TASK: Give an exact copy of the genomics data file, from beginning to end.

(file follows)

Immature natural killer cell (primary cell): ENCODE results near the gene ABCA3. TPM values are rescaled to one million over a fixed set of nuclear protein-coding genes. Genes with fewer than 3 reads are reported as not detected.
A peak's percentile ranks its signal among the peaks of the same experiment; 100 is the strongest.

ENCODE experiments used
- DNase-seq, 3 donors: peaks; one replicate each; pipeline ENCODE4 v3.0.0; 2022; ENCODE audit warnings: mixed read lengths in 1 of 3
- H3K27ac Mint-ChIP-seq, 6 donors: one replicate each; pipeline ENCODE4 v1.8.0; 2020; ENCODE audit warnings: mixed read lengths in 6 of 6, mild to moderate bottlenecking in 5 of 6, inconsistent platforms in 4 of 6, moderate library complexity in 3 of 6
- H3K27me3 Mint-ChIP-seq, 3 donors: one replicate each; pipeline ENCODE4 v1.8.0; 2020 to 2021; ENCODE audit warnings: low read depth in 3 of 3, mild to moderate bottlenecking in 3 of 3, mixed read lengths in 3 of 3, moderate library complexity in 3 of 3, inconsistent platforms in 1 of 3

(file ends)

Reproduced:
Immature natural killer cell (primary cell): ENCODE results near the gene ABCA3. TPM values are rescaled to one million over a fixed set of nuclear protein-coding genes. Genes with fewer than 3 reads are reported as not detected.
A peak's percentile ranks its signal among the peaks of the same experiment; 100 is the strongest.

ENCODE experiments used
- DNase-seq, 3 donors: peaks; one replicate each; pipeline ENCODE4 v3.0.0; 2022; ENCODE audit warnings: mixed read lengths in 1 of 3
- H3K27ac Mint-ChIP-seq, 6 donors: one replicate each; pipeline ENCODE4 v1.8.0; 2020; ENCODE audit warnings: mixed read lengths in 6 of 6, mild to moderate bottlenecking in 5 of 6, inconsistent platforms in 4 of 6, moderate library complexity in 3 of 6
- H3K27me3 Mint-ChIP-seq, 3 donors: one replicate each; pipeline ENCODE4 v1.8.0; 2020 to 2021; ENCODE audit warnings: low read depth in 3 of 3, mild to moderate bottlenecking in 3 of 3, mixed read lengths in 3 of 3, moderate library complexity in 3 of 3, inconsistent platforms in 1 of 3